Skip to main content

Arun Jaitley must resign for mismanaging GST, says Yashwant Sinha; "agrees": India's GDP growth would be 0-1%

By Our Representative
Senior BJP leader Yashwant Sinha has demanded the resignation of Union finance minister Arun Jaitley for poorly implementing Goods and Services Tax (GST), saying, the recent concessions given by the Government of India are only a reflection of how poor the country's finances are being managed.
"A Rajya Sabha member from Gujarat, Jaitley however does not represent Gujarat... He has been imposed on Gujarat", said Sinha talking media in Ahmedabad, adding, "Actually, Jaitley has taken taken away the Rajya Sabha seat, which should go to someone from Gujarat."
Claiming that he was not in Ahmedabad to make a political statement in the election-bound Gujarat, going to assembly polls next month, Sinha insisted, "The GST should become a simple tax, which hasn't yet happened."
Suggesting that he, as Union finance minister under AB Vajpayee's government, was responsible for coming up with the idea of GST, Sinha said, a committee headed by Vijay Kelkar had suggested it in 2003. "It is still possible to lost around. A new committee should be set up under Kelkar, which should directly interact with the political establishment, including the finance minister, and work out details on how to set things right."
Sinha said, "The new GST, as a simple tax system, should be ready by the time the next budget is introduced in February 2018", adding, "It should do away with adhocism."
Criticising the concessions, Sinha contended, "There are even now multiplicity of taxes under GST. Soon after the BJP came to power in 2014, I had insisted that the aim should be to do away with multiplicity of taxes, as it would lead to lobbying and litigations, which is what is happening."
Pointing out towards how the Indian economy is slipping, first because of demonetization and then GST, referring to his earlier statement that India's actual growth rate is 3.7% and not 5.7% as claimed by the Government of India, he admitted, "This calculation does not take into account the collapse of the unorganized sector due to demonetization."
"The current Gross Domestic Product (GDP) does not take into account the unorganized sector. Based on the growth rate of the manufacturing sector, currently we assume that the unorganized sector is also growing at the same rate. But as demonetization showed, this did not happen", he said answering a Counterview question.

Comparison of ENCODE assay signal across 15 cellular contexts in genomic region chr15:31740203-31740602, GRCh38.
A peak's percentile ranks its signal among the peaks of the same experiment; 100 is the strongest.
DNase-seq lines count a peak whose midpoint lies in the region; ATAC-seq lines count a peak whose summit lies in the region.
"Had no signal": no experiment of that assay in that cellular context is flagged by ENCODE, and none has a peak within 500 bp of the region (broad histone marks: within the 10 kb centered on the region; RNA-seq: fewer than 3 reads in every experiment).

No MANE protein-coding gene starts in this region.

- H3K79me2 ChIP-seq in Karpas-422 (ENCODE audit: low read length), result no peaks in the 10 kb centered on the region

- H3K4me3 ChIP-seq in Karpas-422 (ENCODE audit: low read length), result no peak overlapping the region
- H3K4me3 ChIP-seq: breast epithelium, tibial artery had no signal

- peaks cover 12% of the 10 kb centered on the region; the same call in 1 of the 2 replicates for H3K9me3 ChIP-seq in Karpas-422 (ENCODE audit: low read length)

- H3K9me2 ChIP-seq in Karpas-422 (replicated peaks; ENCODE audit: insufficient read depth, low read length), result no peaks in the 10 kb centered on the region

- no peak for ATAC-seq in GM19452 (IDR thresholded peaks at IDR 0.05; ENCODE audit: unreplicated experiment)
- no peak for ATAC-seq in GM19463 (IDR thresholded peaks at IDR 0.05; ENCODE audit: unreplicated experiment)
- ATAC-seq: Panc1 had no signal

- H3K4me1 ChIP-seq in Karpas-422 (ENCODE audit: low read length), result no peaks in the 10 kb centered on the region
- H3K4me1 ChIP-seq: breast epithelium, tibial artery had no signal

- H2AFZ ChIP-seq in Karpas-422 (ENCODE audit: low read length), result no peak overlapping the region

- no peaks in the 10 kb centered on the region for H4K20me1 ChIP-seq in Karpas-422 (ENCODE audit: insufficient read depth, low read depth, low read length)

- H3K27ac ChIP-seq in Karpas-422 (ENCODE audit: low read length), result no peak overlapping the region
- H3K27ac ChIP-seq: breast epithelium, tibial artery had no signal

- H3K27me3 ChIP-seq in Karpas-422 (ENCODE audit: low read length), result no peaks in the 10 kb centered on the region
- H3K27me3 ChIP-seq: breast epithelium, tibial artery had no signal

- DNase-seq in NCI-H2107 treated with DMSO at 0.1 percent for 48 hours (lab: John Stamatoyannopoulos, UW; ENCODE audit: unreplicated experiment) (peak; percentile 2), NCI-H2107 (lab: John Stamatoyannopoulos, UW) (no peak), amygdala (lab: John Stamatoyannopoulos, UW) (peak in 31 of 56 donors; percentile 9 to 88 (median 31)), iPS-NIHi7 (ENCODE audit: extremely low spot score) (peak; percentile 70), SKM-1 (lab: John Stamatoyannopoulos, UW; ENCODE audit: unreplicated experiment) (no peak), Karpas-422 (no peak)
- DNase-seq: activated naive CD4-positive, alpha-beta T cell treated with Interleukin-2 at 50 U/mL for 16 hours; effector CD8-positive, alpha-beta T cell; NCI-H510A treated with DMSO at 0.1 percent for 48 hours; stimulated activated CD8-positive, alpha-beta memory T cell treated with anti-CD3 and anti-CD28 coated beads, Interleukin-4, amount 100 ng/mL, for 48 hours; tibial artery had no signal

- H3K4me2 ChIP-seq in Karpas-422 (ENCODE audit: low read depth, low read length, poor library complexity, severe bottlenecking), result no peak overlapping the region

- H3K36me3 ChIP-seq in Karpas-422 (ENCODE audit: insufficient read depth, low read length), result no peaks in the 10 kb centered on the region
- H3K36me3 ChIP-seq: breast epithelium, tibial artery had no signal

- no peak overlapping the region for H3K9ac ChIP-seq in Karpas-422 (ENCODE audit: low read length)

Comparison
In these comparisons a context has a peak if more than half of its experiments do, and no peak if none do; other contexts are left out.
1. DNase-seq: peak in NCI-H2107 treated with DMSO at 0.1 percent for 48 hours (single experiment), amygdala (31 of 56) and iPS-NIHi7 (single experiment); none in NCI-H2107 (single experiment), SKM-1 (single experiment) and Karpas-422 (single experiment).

Prominent economist Dr Arun Kumar, one of India's foremost black money experts, created a flutter a few days back when he told media in Ahmedabad that the unorganized sector went down by a whopping 22% during the demonetization phase; even now it is minus 4%. Based on this, Dr Kumar said, India's GDP growth would be 0-1%, and not even 3.7%.
Pointing out that India's manufacturing growth rate is just about 4%, highly insufficient for the country's economy to do well, Sinha said, "If the economy has to grow at a healthy pace, the manufacturing growth rate should be in the double digit. Currently, new investment is not taking place, even though stalled projects because of past policy paralysis have gone down from Rs 24 lakh crore to Rs 15 lakh crore."
Sinha added, "At the same time, the non-performing assets of public sector banks remain high, despite the fact that they are unwilling to fund new projects, as new investments are not taking shape."
Sinha is in Gujarat for what organizers of the media conference, Lokshahi Bachao Andolan, led by former BJP chief minister Suresh Mehta, "to speak up his mind". While he has held an interactive session with a select audience in Ahmedabad after talking to the media, he plans similar meetings in Rajkot and Surat over the next two days.
Before he flew to Ahmedabad on Monday evening, it is reliably learnt, he was asked by top BJP leaders not to go to Gujarat. However, he rejected the suggestion. He is said to have commented on reaching Ahmedabad that he wasn't sure what action would be taken against him after he returns.

Comments

TRENDING

Girl child education: 20 major states 'score' better than Gujarat, says GoI report

By Rajiv Shah
A Government of India report, released last month, has suggested that “model” Gujarat has failed to make any progress vis-à-vis other states in ensuring that girls continue to remain enrolled after they leave primary schools. The report finds that, in the age group 14-17, Gujarat’s 71% girls are enrolled at the secondary and higher secondary level, which is worse than 20 out of 22 major states for which data have been made available.

Congress 'promises' cancellation of Adani power project: Jharkhand elections

Counterview Desk